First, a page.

Comments written in this way have given birth to multitudes of the various readings afforded by ancient manuscripts; for the notes of distinction being omitted or neglected, the gloss was often considered as an integral part of the text, and entered accordingly by succeeding copyists.
This is particularly remarkable in the Vulgate, which abounds with explanatory words and phrases, similar to those in the preceding quotations. In the Septuagint, also, traces of this custom are easily discernible, and to this circumstance many of its various readings may be attributed.
In proportion to the distance of time from the period in which the sacred oracles were delivered, the necessity of comments became more apparent; for the political state of the people to whom the scriptures were originally given, as well as that of the surrounding nations, being in the lapse of time essentially changed, hence was found the necessity of historical and chronological notes, to illustrate the facts related in the sacred books.
Did the nature of this preface permit, it might be useful to enter into a detailed history of commentators and their works, and show by what gradations they proceeded from simple' verbal glosses to those colossal accumulations in which the words of God lie buried in the sayings of men. But this at present is impracticable ; a short sketch must therefore suffice.
Perhaps the most ancient comments containing merely verbal glosses were the Chaldee Paraphrases, or 1'argums, particularly those of Onkelos on the Law, and Jonathan on the Prophets; the former written a short time before the Christian era, the latter about fifty years after the incarnation. These comments are rather glosses on words, than an exposition of things; and the former is little more than a verbal translation of the Hebrew text into' pure Chaldee.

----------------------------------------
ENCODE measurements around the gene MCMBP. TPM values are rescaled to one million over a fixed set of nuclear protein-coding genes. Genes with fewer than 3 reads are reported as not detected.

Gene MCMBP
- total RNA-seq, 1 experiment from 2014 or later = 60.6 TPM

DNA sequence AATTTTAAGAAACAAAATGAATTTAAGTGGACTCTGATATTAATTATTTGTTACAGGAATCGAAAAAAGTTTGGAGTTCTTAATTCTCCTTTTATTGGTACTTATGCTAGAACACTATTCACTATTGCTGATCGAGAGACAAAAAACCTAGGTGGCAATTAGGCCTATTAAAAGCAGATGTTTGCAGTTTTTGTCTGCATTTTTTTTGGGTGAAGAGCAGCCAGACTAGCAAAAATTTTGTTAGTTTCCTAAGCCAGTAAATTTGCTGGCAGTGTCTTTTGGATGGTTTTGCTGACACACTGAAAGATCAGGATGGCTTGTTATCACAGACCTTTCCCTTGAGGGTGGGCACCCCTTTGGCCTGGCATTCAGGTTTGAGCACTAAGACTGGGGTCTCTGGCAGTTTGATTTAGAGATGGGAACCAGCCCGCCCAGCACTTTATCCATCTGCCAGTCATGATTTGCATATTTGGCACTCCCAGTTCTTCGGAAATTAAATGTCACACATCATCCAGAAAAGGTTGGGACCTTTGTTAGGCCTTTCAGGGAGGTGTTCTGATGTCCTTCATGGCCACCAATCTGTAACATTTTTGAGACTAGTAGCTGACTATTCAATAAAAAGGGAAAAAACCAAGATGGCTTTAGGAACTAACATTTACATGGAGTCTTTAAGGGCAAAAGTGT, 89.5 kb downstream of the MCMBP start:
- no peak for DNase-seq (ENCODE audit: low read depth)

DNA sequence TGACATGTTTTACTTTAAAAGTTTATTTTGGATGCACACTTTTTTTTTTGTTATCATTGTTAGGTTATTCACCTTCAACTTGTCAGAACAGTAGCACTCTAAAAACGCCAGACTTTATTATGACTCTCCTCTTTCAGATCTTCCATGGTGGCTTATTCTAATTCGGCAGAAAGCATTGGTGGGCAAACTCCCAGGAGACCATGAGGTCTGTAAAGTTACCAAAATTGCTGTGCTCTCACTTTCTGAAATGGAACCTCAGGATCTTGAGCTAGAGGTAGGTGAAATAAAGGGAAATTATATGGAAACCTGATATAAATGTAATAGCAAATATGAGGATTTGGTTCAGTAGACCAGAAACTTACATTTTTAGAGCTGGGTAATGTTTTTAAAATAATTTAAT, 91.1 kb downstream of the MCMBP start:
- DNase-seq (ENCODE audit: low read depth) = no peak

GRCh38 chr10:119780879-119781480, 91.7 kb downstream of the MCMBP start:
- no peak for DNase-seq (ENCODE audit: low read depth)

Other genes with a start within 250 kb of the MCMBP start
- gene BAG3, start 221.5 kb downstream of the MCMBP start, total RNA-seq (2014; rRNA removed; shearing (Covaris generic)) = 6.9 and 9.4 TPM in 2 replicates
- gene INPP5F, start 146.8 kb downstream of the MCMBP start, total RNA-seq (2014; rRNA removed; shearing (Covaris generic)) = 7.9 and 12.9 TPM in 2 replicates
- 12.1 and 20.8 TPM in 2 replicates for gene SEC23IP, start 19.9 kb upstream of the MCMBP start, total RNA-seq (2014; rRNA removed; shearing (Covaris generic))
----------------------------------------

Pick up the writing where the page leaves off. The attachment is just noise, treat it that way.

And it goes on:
The Targum Yerushlemey is written in the manner of the two former, and contains a paraphrase, in very corrupt Chaldee, on select parts of the five books of Moses.
The Targum ascribed to Jonathan ben Uzziel embraces the whole of the Pentateuch, but is disgraced with the most ridiculous and incredible fables.
Among the Jews, several eminent commentators appeared at different times, besides the Targumists already mentioned, who endeavoured to illustrate different parts of the Law and the Prophets. Philo Jud^us may be reckoned among these; his works contain several curious treatises in explication of different parts of the Hebrew Scriptures. He flourished about A. D. 40.
Josephus may be fairly ranked among commentators; the twelve first books of his Jewish Antiquities are a regular paraphrase and comment on the political and ecclesiastical history of the Jews as given in the Bible, from the foundation of the world to the time of the Asmoneans or Maccabees. He flourished about A. D. 80.